Updated: Nov 18, 2019
“You think I’m too fat,” my manuscript cries at me.
“That’s not true,” I lie while highlighting two pages of internal dialogue from my main character and, with bold commitment, jab the delete key. “I just want you to be the best you can be.”
“You’re changing everything! Yesterday you rooted out every –ly adjective and adverb and struck them out. The day before that, you agonized for nearly an hour over how to show readers the characters were freezing. I don’t understand why you couldn’t just tell them the characters were cold and get on with it.”
“Trust me,” I say, “you’re better off this way.”
“Trust you? I know what’s going on. I’ve seen that cutesie-tootsie short story you’ve been spending time with.”
I’ve gone over every page, line, paragraph, sentence and word six thousand four hundred twenty three and one third times. The final showdown between protagonist and antagonist is thrilling, but if I read it again I may become physically ill.
“I want to see other people, too,” Manuscript whines.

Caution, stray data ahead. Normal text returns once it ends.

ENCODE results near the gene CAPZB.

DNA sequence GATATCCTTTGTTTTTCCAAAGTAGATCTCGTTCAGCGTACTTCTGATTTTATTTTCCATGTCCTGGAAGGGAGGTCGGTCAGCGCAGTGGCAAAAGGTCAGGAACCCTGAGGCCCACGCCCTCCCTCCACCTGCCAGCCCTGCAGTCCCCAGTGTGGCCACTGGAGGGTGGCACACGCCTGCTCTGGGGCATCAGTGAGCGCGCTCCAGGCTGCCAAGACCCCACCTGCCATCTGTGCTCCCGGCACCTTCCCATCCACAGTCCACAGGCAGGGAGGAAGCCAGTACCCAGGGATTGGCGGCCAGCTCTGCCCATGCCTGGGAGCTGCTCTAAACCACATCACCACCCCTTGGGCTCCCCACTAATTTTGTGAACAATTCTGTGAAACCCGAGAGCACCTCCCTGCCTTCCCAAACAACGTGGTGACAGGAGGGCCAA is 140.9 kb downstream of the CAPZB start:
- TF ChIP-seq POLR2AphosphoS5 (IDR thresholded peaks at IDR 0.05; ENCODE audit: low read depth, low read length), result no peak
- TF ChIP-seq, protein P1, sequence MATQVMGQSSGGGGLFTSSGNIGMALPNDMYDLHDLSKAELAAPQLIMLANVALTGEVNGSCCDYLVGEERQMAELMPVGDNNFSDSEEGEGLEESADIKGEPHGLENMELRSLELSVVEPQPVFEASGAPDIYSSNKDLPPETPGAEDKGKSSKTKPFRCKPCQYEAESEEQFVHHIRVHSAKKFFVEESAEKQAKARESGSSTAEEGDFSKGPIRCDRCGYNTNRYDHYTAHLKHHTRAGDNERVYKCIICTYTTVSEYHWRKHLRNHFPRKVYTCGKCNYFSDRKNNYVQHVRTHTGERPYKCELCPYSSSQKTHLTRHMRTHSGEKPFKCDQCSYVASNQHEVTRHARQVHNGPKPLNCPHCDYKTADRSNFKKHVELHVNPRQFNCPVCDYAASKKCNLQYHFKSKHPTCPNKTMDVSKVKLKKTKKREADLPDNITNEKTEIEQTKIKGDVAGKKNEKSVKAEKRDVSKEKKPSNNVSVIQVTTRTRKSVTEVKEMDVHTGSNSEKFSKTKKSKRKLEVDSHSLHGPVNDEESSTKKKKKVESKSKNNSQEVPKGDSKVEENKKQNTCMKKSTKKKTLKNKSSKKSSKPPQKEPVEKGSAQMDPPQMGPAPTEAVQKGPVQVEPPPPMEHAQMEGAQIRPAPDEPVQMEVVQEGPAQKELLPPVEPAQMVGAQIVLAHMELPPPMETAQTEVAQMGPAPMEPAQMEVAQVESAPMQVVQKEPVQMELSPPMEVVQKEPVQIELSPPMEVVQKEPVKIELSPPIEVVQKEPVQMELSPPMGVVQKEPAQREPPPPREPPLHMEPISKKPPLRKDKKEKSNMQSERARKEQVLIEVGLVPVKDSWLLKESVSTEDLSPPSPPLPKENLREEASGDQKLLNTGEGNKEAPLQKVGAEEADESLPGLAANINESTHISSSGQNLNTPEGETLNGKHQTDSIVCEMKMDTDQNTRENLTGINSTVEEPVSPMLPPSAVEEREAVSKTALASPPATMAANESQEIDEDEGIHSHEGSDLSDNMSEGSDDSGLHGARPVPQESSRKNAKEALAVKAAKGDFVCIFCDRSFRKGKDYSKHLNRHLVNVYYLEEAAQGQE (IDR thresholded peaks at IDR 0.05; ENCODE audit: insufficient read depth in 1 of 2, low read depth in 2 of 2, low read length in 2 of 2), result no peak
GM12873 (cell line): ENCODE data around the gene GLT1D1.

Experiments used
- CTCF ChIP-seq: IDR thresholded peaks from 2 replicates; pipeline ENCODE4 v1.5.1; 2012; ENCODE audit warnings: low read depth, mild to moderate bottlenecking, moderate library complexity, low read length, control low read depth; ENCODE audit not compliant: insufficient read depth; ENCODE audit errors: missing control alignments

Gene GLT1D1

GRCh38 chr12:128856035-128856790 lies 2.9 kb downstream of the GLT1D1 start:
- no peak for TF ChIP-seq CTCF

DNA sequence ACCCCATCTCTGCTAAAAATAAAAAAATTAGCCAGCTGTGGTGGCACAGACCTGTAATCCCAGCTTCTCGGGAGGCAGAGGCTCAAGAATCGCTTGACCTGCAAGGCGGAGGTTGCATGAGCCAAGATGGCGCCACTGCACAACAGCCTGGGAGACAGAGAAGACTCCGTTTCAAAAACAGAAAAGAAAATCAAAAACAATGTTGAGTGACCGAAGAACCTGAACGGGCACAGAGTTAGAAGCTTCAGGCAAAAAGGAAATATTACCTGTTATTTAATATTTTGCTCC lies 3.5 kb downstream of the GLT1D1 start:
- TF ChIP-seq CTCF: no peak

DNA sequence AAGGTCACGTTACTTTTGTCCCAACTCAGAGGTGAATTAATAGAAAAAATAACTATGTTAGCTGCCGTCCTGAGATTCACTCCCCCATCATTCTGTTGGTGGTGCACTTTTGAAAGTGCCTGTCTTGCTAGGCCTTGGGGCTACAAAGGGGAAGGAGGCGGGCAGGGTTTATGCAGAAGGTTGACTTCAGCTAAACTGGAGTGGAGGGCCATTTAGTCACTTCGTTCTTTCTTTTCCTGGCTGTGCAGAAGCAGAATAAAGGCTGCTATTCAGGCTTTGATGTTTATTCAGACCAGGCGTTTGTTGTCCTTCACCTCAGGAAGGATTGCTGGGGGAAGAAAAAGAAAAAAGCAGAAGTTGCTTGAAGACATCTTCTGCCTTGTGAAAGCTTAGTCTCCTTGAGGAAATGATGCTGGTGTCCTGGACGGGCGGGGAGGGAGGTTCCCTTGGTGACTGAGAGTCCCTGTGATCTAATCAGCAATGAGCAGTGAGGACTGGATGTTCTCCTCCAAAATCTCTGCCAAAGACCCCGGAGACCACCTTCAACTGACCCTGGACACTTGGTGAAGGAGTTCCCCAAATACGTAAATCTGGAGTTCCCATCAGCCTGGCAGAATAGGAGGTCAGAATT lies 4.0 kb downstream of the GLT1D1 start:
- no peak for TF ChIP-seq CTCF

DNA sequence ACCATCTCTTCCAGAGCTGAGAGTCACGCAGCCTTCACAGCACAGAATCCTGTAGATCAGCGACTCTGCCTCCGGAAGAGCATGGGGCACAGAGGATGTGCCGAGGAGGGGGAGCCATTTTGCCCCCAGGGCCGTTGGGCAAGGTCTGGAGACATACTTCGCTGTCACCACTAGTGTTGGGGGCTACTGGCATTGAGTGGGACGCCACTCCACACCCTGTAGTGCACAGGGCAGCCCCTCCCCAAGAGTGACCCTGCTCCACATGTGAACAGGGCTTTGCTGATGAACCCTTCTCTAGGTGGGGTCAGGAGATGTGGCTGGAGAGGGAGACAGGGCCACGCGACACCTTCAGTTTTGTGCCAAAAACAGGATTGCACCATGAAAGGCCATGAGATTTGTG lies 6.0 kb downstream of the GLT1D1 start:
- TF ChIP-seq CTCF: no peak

“You’re not ready.”
“If I listen to you, I’ll never be ready.”
Backed by my critique group and beta-readers, I know Manuscript is right.
So, I personalize the same query letter to dozens of agents and send them out. Like a novice mystic bedding down on razor sharp spikes for the first time, I await in terror for some answer. Any at all! Even a “Thanks, but no thanks,” would be better than nothing, but I understand that’s how the game is played sometimes.
To make myself feel better, I seek out more agent names and, personalizing the same query letter…
“Oh no! Tell me I didn’t bungle their, there, and they’re, in every single letter!”
Manuscript scowls. “You did that on purpose.”
“No I didn’t. Believe me when I say I love you, but it’s time for you to go!”